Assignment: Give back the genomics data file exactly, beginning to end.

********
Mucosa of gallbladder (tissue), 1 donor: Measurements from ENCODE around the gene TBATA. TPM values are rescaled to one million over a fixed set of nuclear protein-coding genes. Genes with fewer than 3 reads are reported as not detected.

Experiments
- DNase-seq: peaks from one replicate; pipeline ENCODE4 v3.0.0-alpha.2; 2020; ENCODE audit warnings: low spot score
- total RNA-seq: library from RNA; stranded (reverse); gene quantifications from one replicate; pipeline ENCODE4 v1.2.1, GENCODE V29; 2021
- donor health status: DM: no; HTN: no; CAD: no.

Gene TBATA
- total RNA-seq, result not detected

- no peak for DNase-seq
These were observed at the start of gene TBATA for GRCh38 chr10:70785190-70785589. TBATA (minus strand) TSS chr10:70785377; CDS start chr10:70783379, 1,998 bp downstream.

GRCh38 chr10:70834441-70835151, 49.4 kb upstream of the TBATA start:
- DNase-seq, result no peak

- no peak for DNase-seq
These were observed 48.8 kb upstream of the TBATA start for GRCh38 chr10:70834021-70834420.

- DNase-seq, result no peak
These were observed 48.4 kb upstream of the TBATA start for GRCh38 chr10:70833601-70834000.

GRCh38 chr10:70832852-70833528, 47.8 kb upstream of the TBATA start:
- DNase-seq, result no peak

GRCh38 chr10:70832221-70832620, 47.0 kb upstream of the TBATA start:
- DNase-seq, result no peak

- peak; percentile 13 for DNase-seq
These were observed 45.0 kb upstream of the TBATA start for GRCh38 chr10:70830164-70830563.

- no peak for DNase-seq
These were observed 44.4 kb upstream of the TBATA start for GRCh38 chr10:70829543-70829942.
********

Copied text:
Mucosa of gallbladder (tissue), 1 donor: Measurements from ENCODE around the gene TBATA. TPM values are rescaled to one million over a fixed set of nuclear protein-coding genes. Genes with fewer than 3 reads are reported as not detected.

Experiments
- DNase-seq: peaks from one replicate; pipeline ENCODE4 v3.0.0-alpha.2; 2020; ENCODE audit warnings: low spot score
- total RNA-seq: library from RNA; stranded (reverse); gene quantifications from one replicate; pipeline ENCODE4 v1.2.1, GENCODE V29; 2021
- donor health status: DM: no; HTN: no; CAD: no.

Gene TBATA
- total RNA-seq, result not detected

- no peak for DNase-seq
These were observed at the start of gene TBATA for GRCh38 chr10:70785190-70785589. TBATA (minus strand) TSS chr10:70785377; CDS start chr10:70783379, 1,998 bp downstream.

GRCh38 chr10:70834441-70835151, 49.4 kb upstream of the TBATA start:
- DNase-seq, result no peak

- no peak for DNase-seq
These were observed 48.8 kb upstream of the TBATA start for GRCh38 chr10:70834021-70834420.

- DNase-seq, result no peak
These were observed 48.4 kb upstream of the TBATA start for GRCh38 chr10:70833601-70834000.

GRCh38 chr10:70832852-70833528, 47.8 kb upstream of the TBATA start:
- DNase-seq, result no peak

GRCh38 chr10:70832221-70832620, 47.0 kb upstream of the TBATA start:
- DNase-seq, result no peak

- peak; percentile 13 for DNase-seq
These were observed 45.0 kb upstream of the TBATA start for GRCh38 chr10:70830164-70830563.

- no peak for DNase-seq
These were observed 44.4 kb upstream of the TBATA start for GRCh38 chr10:70829543-70829942.